Remember us telling you about the Chevrolet Spark EV? Well, the official EPA estimates are in, and it looks like the electrified Spark will go roughly 82 miles on a single charge, achieving an economy rating of 119 MPGe.
According to a Chevrolet press release, the Spark EV could “potentially save its owners up to $9,000 in fuel cost over five years.” We noted in our previous coverage that the Spark EV was expected to cost less than $25,000 after tax incentives. If you take Chevrolet at their word on the fuel savings, that certainly makes the Spark EV an interesting commuter car proposition for some folks. The release’s headline called the Spark EV the “most efficient U.S. retail vehicle.” It is scheduled to go on sale in California and Oregon this summer.
GM Executive Chief Engineer for Electrified Vehicles Pam Fletcher said, “Being able to provide our customers with the best overall efficiency of any retail EV has always been a key target for the Spark EV engineering team. We’re poised to deliver to the market an EV that’s not just efficient, but also thrilling to drive thanks to the 400 lb-ft torque output of its electric motor.”
That torque figure is not so far off from the monster, gas-swilling Chrysler 300 SRT8 hot rod we tested recently. You know, just to give you a little perspective. While the 300 SRT8 could do 0-60 MPH in just a hair under 5 seconds, the Spark EV will do it in “under 8 seconds,” according to Chevrolet, which ain’t too shabby for a car that doesn’t require premium fuel like the 300 SRT8 did.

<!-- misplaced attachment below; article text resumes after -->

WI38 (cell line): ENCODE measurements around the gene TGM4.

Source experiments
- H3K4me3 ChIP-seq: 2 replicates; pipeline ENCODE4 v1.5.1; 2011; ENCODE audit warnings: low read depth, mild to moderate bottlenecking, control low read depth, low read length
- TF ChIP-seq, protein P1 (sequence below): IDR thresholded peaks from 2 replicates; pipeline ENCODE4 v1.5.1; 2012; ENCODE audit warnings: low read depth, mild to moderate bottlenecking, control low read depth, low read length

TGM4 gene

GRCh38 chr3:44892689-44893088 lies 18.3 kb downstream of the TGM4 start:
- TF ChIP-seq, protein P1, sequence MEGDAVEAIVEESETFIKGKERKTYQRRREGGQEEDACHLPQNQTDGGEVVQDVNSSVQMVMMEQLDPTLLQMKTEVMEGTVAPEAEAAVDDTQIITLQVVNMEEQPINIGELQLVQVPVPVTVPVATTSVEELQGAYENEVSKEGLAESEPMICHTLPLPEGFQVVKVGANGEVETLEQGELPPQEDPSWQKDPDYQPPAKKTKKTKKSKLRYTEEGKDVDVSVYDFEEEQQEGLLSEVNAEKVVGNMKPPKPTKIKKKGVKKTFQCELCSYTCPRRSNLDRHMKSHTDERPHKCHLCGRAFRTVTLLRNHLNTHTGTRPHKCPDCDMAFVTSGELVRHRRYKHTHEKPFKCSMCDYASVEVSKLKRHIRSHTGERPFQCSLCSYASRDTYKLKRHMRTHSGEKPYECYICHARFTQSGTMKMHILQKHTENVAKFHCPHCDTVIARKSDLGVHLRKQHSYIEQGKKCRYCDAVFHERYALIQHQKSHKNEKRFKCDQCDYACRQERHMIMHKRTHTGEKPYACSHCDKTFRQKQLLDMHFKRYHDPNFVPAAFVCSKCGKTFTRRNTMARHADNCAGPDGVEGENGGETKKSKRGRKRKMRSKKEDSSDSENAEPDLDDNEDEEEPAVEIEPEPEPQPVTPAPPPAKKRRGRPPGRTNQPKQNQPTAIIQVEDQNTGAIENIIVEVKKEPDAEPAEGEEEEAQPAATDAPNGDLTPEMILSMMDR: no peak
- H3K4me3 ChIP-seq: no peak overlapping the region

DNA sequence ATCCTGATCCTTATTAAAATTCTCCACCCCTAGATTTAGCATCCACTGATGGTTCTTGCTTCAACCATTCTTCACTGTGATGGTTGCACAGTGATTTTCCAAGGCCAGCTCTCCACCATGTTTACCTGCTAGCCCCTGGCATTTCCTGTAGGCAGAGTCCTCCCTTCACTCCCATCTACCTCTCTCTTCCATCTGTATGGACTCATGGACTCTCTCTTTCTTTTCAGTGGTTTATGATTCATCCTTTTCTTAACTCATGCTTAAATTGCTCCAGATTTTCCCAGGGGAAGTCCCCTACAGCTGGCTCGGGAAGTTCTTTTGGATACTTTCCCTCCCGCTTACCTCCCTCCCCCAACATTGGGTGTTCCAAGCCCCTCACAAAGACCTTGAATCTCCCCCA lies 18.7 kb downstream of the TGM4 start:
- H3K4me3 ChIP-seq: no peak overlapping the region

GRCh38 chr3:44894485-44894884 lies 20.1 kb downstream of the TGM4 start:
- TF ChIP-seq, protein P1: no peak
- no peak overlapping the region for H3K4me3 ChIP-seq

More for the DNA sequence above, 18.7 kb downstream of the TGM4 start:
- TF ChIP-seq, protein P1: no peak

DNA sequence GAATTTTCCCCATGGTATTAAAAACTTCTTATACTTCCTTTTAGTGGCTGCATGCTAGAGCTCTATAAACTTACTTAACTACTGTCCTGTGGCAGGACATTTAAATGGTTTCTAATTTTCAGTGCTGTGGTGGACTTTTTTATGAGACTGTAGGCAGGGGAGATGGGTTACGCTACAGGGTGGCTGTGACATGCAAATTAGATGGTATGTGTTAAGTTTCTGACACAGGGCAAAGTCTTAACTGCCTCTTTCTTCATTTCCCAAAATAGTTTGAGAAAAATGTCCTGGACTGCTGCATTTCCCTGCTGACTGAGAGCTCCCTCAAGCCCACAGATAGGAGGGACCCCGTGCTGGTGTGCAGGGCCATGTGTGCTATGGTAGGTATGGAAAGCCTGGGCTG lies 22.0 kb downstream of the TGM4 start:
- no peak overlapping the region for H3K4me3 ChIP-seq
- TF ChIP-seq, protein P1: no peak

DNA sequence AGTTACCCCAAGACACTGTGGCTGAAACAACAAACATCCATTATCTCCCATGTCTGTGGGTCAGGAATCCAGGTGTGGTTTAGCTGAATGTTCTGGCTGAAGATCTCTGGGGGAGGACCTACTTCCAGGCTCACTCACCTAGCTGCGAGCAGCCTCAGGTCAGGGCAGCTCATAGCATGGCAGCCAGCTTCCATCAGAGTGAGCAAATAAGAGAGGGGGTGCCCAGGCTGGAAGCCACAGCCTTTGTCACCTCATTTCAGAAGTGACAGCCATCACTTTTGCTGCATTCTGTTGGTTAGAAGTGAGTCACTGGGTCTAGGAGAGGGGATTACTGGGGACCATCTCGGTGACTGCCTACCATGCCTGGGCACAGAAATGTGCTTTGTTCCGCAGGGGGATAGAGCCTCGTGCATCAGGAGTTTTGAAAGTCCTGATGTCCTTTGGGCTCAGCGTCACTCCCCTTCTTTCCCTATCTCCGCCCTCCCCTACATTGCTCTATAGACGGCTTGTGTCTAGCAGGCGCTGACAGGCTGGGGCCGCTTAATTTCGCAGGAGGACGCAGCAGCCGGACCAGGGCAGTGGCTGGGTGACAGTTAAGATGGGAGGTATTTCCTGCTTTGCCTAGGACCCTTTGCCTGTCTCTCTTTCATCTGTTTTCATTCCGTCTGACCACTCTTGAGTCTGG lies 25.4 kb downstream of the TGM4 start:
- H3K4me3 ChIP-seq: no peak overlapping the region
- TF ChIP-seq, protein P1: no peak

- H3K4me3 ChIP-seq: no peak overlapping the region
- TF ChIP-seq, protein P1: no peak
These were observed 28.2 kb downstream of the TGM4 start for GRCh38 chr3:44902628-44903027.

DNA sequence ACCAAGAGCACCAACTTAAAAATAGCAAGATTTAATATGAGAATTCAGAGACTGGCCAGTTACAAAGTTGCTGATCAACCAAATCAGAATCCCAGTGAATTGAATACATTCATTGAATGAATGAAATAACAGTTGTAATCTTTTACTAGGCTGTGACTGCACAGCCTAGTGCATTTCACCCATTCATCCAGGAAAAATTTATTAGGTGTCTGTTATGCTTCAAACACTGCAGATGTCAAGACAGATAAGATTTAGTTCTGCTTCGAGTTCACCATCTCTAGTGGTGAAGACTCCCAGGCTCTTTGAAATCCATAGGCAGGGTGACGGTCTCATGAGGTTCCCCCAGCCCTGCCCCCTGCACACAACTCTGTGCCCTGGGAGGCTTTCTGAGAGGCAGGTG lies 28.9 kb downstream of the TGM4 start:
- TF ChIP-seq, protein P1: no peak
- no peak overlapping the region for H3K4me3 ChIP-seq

Chevrolet says the Spark EV has a 21 kWh lithium-ion battery pack that carries a warranty of eight years or 100,000 miles, whichever comes first. The car will be the first on the market in the U.S. to offer the SAE combo charger for DC fast charging capability, albeit the combo charger will be an optional accessory. So equipped, the Spark EV can recharge its battery to within 80% of its full capacity in 20 minutes or less, Chevrolet says.
Charging via a 240V charger can top up the car in less than seven hours, while charging via a standard 120V line will take much longer– though Chevrolet did not specify exactly how long in is release.
If the eight year, 100,000-mile battery warranty doesn’t ease your mind about reliability, Chevrolet is hoping its rigorous testing of the Spark EV will. Quoth the release:
The GM designed oil-cooled, permanent magnet motor is the heart of the Spark EV’s propulsion system. Putting more than half a million road miles on development versions of the Spark EV enabled engineers to make the performance of the electric motor the best it could be by using a bar wound copper stator and unique rotor configuration.
Car and EV nerds that we are around here, we hope the Spark goes on sale in additional states soon– and maybe, just maybe, we can get behind the wheel of one.